The power of meditation: How a quiet mind can unlock wonders

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Cheryl Clemens (Baltimore Sun): To understand the impact meditation can have on the human mind, picture a glass of muddy water. If you stir it, the water stays cloudy and anything that might sink to the bottom is instantly sucked back into motion. But if you allow the glass to become still, slowly the dirt settles to the bottom and the water begins to clear.

Meditation means different things to different people, but most agree that it is a means of quieting the mind, of stilling the parade of daily distractions and becoming less reactive to the stimulation that assaults our senses and emotions every waking hour. By achieving such stillness and clarity, meditation practitioners experience a sense of focus, insight and peace that they describe as nothing less than transformative.

“The way most of us live our lives today means our minds are horrendously busy,” said Dr. Jeff Soulen, an Ellicott City psychiatrist and founder of the Howard County Dharma Group. “Thoughts can be unruly and all over the place because so many distractions are vying for our attention, and often we’re not even aware of it.”

For Soulen, the members of his group and many of his patients, the answer can be found in regular meditation, which he describes as “cultivating the capability to put your attention where you want to, when you want to, for as long as you want to.

“There’s a misconception that you have to clear your mind in order to meditate,” he added. “Meditation is about clearing the mind. It’s about achieving a state of mindful awareness of what is going on around you without judgment so you are observing it rather than getting caught up in it.”

The National Institutes of Health’s National Center for Complementary and Alternative Medicine acknowledges meditation as a “way to become mindful of thoughts, feelings and sensations and to observe them in a nonjudgmental way … to result in a state of greater calmness, physical relaxation and psychological balance.”

Meditation exists in many styles and has numerous places of origin. And while it has roots in spiritual growth and enlightenment, many of today’s practitioners use it simply as a tool for relaxation and stress relief.

In Howard County, residents have many options for learning or practicing meditation, from in-depth courses to informal meditation groups to machines that help train the brain to relax.

“Meditation can be nothing short of life changing, and the irony is, you sit down to meditate with no purpose, just a powerful trust in the process,” said Mark Fradkin, a Dharma member.

‘An amazing clarity’

When he was in his 40s, Soulen, now in his 50s, found himself wondering about life beyond what was in front of him every day.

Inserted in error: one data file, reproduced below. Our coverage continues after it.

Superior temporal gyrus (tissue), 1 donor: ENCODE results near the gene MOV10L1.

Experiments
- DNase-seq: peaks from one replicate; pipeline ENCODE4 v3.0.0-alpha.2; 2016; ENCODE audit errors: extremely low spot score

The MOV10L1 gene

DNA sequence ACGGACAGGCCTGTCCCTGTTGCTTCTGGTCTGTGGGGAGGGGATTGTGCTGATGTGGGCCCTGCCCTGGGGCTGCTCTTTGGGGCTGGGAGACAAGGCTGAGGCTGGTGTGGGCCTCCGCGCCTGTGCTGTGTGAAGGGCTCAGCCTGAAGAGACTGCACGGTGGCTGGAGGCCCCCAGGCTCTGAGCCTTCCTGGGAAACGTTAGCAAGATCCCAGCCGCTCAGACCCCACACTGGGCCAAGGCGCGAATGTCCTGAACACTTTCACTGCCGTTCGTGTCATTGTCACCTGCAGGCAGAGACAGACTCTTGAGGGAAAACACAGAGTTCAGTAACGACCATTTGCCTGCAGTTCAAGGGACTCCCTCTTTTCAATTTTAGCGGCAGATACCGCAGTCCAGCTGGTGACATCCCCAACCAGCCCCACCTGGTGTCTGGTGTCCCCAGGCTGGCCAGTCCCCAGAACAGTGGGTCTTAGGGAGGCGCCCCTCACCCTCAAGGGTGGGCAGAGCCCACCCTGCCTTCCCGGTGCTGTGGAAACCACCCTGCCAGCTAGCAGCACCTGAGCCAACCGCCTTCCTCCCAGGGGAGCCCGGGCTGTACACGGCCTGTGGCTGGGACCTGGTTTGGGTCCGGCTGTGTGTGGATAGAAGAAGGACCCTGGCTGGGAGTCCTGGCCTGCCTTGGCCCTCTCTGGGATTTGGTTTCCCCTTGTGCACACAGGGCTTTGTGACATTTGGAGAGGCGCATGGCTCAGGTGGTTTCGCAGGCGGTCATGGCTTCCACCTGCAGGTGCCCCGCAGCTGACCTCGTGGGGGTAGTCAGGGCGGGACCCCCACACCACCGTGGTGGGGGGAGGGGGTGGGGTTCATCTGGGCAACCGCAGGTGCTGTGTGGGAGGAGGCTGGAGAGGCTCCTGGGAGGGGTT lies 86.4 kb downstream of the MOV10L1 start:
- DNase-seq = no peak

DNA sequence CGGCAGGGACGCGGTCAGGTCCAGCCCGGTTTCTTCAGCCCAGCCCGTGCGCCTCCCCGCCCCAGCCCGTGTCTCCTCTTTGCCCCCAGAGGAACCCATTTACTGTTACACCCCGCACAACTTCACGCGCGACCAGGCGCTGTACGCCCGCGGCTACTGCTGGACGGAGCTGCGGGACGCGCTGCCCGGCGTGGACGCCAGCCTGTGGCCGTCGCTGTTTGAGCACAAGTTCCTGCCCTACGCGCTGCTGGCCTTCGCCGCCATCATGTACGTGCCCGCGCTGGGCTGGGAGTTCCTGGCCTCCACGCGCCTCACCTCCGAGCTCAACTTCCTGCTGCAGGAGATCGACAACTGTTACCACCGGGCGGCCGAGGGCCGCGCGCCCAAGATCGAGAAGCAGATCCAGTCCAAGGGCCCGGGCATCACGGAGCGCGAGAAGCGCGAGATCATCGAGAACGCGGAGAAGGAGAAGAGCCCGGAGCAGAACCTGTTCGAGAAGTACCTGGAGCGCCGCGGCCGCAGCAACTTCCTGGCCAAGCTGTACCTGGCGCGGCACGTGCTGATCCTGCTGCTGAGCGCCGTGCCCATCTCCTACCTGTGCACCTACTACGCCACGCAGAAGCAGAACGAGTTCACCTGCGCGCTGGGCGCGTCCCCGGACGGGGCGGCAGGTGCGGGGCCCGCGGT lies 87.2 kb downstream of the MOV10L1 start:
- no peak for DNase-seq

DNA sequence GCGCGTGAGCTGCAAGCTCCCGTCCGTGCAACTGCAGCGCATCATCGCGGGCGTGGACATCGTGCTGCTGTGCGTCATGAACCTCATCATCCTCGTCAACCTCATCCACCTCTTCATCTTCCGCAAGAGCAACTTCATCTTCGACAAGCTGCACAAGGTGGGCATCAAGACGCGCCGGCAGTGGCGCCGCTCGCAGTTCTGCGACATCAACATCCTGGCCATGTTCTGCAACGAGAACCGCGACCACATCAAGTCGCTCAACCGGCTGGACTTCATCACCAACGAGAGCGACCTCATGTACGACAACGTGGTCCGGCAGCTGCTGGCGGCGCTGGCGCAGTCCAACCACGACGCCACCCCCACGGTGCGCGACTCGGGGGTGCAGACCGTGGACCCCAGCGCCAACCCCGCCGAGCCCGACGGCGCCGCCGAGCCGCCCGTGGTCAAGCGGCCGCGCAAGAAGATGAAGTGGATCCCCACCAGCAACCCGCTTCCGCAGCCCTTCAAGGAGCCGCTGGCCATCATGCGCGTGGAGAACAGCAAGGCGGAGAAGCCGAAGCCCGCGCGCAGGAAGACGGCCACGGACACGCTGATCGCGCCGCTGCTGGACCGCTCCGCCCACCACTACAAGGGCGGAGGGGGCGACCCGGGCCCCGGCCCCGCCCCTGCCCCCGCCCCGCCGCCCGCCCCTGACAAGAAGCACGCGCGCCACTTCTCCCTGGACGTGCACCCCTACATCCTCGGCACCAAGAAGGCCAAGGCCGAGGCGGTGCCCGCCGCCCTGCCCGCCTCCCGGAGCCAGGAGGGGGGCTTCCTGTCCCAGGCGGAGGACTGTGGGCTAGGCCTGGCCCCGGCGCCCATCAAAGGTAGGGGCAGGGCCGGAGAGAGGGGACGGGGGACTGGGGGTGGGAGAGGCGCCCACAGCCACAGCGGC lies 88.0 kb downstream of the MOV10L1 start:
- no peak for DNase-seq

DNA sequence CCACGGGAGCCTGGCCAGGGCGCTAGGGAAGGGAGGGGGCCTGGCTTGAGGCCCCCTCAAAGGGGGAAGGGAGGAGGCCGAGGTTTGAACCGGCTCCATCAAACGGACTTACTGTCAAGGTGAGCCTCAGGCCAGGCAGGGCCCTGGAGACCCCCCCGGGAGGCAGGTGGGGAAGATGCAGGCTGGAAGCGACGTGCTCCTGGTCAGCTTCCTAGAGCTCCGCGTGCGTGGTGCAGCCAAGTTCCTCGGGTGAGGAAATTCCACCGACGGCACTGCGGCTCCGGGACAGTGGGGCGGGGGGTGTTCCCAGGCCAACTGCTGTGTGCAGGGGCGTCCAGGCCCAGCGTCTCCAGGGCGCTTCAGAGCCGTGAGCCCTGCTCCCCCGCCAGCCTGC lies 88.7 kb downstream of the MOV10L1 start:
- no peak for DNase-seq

“I was raised in a very scientific household, where faith and belief were downplayed,” he said. “But I’ve always been interested in questions about the spiritual realm.”

That curiosity intensified after he read “The Marriage of Sense and Soul: Integrating Science and Religion,” by Ken Wilber.

“The book talked about realms other than the one we live in every day, and how you can know what goes on in any realm,” he said. “That got me very excited, the idea of possibly seeing the truth of the spiritual realm.”

Soulen began reading up on the subject and attending workshops. When he felt ready to really immerse himself in the practice, Soulen signed up for a weeklong seminar for health-care providers in Mindfulness Based Stress Reduction, which joins meditation and yoga. He was sure the five hours of daily meditative yoga would intensify the mindfulness practice he’d been cultivating for some time and lead him to the spiritual breakthrough he’d been waiting for.

“I was ready to see the realm of the divine instead of the realm of the ordinary,” he recalled.

But by the end of the week he felt only frustration. “The week was completely ordinary, and by the end, the only thing different was I was really confused and my knees hurt.”

Soulen left the seminar unsure of his future relationship with meditation — until he returned to work on Monday. That week he met with four patients who had been struggling with four very different problems, and each one had recently stalled in his or her progress.

“At each appointment it became perfectly clear to me exactly what they needed,” he described. “I had an amazing clarity of vision that I’m convinced had everything to do with the previous week, and I thought, if this was the result, I have to do this for the rest of my life, because I owe my patients no less than this.”

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